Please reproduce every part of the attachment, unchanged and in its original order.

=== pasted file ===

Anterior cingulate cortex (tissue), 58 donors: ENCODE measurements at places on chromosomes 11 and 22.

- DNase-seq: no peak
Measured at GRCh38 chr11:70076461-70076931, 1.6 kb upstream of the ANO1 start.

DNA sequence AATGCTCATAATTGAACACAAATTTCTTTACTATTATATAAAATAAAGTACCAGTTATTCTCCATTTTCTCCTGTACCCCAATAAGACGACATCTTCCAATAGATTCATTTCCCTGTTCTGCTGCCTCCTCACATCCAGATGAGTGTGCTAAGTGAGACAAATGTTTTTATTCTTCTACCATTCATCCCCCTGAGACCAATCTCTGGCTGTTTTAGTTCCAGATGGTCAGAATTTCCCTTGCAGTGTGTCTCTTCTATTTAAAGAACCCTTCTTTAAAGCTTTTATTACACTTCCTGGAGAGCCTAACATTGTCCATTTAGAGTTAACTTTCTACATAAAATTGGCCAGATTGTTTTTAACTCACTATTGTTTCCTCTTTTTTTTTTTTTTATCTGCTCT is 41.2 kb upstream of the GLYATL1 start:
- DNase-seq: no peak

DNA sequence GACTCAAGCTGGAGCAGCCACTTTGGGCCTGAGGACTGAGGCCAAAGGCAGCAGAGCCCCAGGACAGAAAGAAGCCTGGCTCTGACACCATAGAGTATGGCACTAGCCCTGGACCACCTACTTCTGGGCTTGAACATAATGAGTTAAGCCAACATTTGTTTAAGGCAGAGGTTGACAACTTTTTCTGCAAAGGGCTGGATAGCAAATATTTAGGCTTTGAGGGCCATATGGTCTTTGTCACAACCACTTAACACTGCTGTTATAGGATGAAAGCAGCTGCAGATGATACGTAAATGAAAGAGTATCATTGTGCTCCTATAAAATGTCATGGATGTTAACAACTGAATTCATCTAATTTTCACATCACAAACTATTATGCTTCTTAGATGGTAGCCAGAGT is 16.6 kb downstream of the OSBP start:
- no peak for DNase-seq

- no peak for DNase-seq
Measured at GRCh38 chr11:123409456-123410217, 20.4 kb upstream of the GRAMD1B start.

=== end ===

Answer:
Anterior cingulate cortex (tissue), 58 donors: ENCODE measurements at places on chromosomes 11 and 22.

- DNase-seq: no peak
Measured at GRCh38 chr11:70076461-70076931, 1.6 kb upstream of the ANO1 start.

DNA sequence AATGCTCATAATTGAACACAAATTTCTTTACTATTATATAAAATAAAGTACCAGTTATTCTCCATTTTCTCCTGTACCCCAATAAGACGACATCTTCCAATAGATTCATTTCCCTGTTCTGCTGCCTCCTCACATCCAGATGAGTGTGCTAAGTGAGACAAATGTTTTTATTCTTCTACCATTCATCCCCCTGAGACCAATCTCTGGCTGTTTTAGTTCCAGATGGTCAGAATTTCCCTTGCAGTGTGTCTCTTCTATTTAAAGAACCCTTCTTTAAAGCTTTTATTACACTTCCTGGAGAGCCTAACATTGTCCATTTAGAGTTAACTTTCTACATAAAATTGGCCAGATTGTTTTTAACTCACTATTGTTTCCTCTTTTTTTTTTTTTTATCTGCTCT is 41.2 kb upstream of the GLYATL1 start:
- DNase-seq: no peak

DNA sequence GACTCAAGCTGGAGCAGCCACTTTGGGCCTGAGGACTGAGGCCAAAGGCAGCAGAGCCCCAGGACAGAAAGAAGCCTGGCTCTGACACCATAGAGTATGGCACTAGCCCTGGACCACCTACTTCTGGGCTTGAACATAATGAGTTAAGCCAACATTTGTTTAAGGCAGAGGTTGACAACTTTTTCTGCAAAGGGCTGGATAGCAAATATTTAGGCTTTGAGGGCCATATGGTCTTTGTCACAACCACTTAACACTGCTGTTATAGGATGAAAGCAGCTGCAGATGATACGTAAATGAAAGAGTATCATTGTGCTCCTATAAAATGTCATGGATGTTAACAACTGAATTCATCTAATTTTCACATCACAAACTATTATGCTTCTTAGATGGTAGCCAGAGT is 16.6 kb downstream of the OSBP start:
- no peak for DNase-seq

- no peak for DNase-seq
Measured at GRCh38 chr11:123409456-123410217, 20.4 kb upstream of the GRAMD1B start.